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[REVIEW]: Falling In Between (2006) by Toto


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TOTO

Falling In Between (2006)

Frontiers Records

 

For the Genre: ****- (4/5)

Compared to the Era: ***** (5/5)

Recorded in my backyard of Sherman Oaks, California throughout 2005, “Falling In Between” is what happens when you take six legendary musical performers and composers with combined experience exceeding one-hundred twenty years. Rich percussion, textured guitar work, nuanced bass lines with excellent keyboards blending piano, organ, synthesizer pads and more executing brilliant fusion jazz rock son structures and melody, and supporting gorgeous vocal stacks. Some songs are a little more accessible than others but the listener’s patience is well rewarded. The exquisite art on the part of Jim Evans and the shimmering mastering by Steve MacMillan were a thick layer of icing on the cake.

 

There is no mistaking the signature vocals of Steve Lukather and Bobby Kimball on this record, but we are treated to the lead singing talent of keyboardist Greg Phillinganes on the two best tracks on the CD: King of the World and Let It Go. However, nobody’s going to out-do Bobby, who lights it up on Falling in Between, a dark and intense rock song with a progressive tendencies and classic Toto rhythm. This song earned multiple plays daily during my first week of owning the record. As did, “Hooked,” a track with so much funk and attitude, it was hard to believe.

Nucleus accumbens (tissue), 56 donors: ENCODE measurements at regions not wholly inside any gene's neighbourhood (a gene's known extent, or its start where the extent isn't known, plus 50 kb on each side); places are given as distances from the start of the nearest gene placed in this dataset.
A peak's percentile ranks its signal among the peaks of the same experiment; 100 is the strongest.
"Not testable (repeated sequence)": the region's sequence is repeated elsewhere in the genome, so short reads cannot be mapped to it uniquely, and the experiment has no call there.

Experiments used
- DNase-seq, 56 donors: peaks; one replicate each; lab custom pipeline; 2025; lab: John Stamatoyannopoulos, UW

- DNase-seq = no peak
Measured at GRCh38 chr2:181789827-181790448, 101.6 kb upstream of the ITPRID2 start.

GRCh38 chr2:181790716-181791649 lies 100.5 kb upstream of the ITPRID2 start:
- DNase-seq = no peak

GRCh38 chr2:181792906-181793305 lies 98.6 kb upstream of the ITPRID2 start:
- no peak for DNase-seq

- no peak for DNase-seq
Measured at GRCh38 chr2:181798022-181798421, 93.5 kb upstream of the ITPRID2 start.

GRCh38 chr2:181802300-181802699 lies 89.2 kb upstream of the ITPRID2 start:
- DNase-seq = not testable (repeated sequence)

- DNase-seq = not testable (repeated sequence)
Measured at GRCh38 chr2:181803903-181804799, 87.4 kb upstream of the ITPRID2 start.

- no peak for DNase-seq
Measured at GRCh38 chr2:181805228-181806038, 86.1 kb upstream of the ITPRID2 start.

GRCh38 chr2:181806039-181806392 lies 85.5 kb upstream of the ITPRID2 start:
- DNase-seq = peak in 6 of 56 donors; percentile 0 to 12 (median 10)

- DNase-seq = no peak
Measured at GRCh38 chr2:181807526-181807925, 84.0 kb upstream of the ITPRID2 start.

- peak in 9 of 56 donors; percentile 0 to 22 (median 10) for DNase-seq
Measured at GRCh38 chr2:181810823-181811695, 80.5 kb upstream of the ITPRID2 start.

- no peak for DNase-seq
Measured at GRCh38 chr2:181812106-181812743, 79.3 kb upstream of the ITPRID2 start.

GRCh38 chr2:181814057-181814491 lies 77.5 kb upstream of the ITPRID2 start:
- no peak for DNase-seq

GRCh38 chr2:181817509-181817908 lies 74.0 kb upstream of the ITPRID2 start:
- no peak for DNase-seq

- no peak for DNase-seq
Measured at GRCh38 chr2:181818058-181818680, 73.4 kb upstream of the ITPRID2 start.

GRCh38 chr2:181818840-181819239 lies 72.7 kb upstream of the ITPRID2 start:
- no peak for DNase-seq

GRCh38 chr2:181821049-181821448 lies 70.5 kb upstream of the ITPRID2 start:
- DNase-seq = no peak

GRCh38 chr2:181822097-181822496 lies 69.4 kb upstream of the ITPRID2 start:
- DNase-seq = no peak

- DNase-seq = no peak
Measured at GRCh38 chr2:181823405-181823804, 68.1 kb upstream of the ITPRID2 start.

This CD was so refreshing because it came together the way many of the great fusion rock and jazz records of the 1970s was recorded, by real musicians during numerous sessions in the studio, featuring mature song construction. Dying On My Feet, which gets off to a slow start, really delivers the goods. Chicago’s James Pankow contributes an outstanding horn section for the end of this song, one of the many awesome contributions made by members of Chicago.

 

Not every track is a winner, but this CD has so many buried treasures through most of the tracks that someone is bound to find something they’ll love somewhere on this release. Make no mistake, “Falling In Between” is not re-hash, or sounds like a weak attempt at recapturing the stellar work off of their fame-maker record “Toto IV.” This record stands on its own as an incredibly strong product, and much better than the vast majority of chart topping releases that debuted in 2006.

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